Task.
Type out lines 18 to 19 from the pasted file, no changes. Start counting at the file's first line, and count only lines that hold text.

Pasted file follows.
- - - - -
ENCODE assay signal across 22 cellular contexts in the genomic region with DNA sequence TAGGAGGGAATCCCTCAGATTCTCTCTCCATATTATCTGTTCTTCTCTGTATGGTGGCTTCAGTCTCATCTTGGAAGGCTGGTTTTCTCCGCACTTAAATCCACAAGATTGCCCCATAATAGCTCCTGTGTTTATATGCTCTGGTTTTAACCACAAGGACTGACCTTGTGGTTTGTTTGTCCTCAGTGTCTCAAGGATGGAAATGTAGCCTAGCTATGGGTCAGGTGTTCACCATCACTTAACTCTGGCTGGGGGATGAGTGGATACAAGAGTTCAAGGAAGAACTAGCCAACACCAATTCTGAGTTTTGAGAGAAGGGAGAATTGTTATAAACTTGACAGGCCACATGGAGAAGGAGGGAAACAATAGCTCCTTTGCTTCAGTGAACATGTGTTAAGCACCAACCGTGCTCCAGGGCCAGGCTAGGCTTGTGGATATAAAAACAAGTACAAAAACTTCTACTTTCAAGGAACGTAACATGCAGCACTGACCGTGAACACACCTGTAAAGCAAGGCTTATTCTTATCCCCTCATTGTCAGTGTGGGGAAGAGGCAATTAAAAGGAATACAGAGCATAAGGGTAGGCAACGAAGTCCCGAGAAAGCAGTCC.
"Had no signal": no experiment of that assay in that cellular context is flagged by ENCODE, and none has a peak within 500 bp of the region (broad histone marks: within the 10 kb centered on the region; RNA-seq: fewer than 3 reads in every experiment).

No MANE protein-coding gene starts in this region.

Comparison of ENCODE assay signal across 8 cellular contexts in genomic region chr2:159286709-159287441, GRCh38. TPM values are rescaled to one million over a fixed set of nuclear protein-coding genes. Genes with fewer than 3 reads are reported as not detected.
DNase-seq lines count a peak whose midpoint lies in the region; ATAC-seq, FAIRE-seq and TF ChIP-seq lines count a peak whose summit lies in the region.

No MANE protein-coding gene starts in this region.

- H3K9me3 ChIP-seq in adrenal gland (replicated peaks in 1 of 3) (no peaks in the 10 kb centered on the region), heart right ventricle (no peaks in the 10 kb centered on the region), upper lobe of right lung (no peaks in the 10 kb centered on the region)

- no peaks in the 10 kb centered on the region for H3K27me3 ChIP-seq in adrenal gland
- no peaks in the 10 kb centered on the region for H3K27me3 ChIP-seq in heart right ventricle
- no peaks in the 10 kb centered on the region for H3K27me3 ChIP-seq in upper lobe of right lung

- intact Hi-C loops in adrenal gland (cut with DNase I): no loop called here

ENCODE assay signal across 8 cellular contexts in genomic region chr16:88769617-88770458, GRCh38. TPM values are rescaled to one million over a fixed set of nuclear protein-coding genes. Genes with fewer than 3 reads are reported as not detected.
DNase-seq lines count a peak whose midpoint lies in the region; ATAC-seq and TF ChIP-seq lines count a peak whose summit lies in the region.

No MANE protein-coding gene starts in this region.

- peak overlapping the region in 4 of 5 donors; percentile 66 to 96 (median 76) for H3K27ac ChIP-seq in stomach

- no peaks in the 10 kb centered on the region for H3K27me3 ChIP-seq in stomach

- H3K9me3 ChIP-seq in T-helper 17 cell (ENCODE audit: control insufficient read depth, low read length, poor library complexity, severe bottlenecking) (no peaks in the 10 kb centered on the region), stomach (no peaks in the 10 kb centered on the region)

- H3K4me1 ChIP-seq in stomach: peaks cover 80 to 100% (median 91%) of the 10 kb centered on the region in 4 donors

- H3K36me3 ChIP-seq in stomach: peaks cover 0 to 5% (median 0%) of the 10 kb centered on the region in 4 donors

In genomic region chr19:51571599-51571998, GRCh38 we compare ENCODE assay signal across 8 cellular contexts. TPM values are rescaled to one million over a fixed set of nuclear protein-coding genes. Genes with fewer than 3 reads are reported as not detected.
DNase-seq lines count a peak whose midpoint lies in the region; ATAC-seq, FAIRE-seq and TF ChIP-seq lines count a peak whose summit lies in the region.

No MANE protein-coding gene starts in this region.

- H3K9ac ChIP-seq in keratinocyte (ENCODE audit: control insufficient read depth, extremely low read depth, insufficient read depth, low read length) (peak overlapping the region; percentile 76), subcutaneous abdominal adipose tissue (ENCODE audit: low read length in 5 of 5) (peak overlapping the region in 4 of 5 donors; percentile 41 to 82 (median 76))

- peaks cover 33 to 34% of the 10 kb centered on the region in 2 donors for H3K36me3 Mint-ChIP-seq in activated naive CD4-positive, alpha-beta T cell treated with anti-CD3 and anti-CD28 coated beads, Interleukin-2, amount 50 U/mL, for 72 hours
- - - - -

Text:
- H3K4me1 ChIP-seq in stomach: peaks cover 80 to 100% (median 91%) of the 10 kb centered on the region in 4 donors

- H3K36me3 ChIP-seq in stomach: peaks cover 0 to 5% (median 0%) of the 10 kb centered on the region in 4 donors